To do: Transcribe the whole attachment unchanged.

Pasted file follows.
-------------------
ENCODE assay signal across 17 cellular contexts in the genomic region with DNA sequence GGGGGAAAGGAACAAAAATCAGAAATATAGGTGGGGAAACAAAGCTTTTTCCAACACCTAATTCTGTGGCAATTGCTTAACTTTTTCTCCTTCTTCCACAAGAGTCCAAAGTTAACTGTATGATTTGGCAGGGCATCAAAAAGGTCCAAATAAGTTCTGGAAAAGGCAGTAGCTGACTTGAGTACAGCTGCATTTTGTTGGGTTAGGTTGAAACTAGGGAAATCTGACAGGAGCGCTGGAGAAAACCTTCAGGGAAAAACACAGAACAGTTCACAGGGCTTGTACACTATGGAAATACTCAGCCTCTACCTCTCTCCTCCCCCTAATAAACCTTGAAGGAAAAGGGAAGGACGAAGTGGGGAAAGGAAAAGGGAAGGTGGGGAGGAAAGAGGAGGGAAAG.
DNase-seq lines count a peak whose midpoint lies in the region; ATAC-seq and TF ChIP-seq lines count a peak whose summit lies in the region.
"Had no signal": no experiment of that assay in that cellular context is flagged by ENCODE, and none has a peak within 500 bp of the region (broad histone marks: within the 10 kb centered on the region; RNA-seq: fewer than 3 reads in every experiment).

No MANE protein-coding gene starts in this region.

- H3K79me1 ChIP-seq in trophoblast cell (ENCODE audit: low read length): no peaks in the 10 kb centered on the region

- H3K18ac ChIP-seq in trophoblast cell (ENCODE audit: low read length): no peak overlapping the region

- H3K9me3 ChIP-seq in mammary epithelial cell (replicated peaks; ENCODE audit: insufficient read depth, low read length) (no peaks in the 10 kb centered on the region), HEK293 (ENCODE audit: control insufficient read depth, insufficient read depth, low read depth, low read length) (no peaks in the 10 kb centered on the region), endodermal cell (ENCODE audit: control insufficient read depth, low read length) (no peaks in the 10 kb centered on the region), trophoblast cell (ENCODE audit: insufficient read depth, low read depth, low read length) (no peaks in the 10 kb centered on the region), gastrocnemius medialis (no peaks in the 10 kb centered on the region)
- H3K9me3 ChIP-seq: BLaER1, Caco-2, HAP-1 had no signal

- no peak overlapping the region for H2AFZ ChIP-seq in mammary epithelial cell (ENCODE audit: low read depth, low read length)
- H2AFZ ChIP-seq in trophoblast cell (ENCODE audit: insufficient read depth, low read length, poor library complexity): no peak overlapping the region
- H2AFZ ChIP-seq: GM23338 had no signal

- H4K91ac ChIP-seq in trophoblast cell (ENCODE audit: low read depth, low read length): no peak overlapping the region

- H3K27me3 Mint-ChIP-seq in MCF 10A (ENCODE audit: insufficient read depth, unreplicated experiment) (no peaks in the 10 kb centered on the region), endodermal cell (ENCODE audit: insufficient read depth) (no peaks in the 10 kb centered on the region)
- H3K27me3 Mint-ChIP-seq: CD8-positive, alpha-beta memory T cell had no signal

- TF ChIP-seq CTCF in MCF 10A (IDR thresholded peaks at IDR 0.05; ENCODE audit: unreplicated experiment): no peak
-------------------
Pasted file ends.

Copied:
ENCODE assay signal across 17 cellular contexts in the genomic region with DNA sequence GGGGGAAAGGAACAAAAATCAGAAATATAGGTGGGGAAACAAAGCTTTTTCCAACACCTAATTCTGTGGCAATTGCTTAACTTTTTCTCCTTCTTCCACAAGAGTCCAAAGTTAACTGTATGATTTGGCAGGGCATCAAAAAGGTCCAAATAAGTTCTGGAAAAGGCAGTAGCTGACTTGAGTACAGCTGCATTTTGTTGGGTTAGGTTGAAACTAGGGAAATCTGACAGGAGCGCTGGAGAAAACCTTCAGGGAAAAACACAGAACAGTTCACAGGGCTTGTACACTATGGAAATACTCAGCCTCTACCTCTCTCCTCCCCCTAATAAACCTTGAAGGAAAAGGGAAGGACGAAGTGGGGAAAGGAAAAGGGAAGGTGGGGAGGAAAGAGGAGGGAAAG.
DNase-seq lines count a peak whose midpoint lies in the region; ATAC-seq and TF ChIP-seq lines count a peak whose summit lies in the region.
"Had no signal": no experiment of that assay in that cellular context is flagged by ENCODE, and none has a peak within 500 bp of the region (broad histone marks: within the 10 kb centered on the region; RNA-seq: fewer than 3 reads in every experiment).

No MANE protein-coding gene starts in this region.

- H3K79me1 ChIP-seq in trophoblast cell (ENCODE audit: low read length): no peaks in the 10 kb centered on the region

- H3K18ac ChIP-seq in trophoblast cell (ENCODE audit: low read length): no peak overlapping the region

- H3K9me3 ChIP-seq in mammary epithelial cell (replicated peaks; ENCODE audit: insufficient read depth, low read length) (no peaks in the 10 kb centered on the region), HEK293 (ENCODE audit: control insufficient read depth, insufficient read depth, low read depth, low read length) (no peaks in the 10 kb centered on the region), endodermal cell (ENCODE audit: control insufficient read depth, low read length) (no peaks in the 10 kb centered on the region), trophoblast cell (ENCODE audit: insufficient read depth, low read depth, low read length) (no peaks in the 10 kb centered on the region), gastrocnemius medialis (no peaks in the 10 kb centered on the region)
- H3K9me3 ChIP-seq: BLaER1, Caco-2, HAP-1 had no signal

- no peak overlapping the region for H2AFZ ChIP-seq in mammary epithelial cell (ENCODE audit: low read depth, low read length)
- H2AFZ ChIP-seq in trophoblast cell (ENCODE audit: insufficient read depth, low read length, poor library complexity): no peak overlapping the region
- H2AFZ ChIP-seq: GM23338 had no signal

- H4K91ac ChIP-seq in trophoblast cell (ENCODE audit: low read depth, low read length): no peak overlapping the region

- H3K27me3 Mint-ChIP-seq in MCF 10A (ENCODE audit: insufficient read depth, unreplicated experiment) (no peaks in the 10 kb centered on the region), endodermal cell (ENCODE audit: insufficient read depth) (no peaks in the 10 kb centered on the region)
- H3K27me3 Mint-ChIP-seq: CD8-positive, alpha-beta memory T cell had no signal

- TF ChIP-seq CTCF in MCF 10A (IDR thresholded peaks at IDR 0.05; ENCODE audit: unreplicated experiment): no peak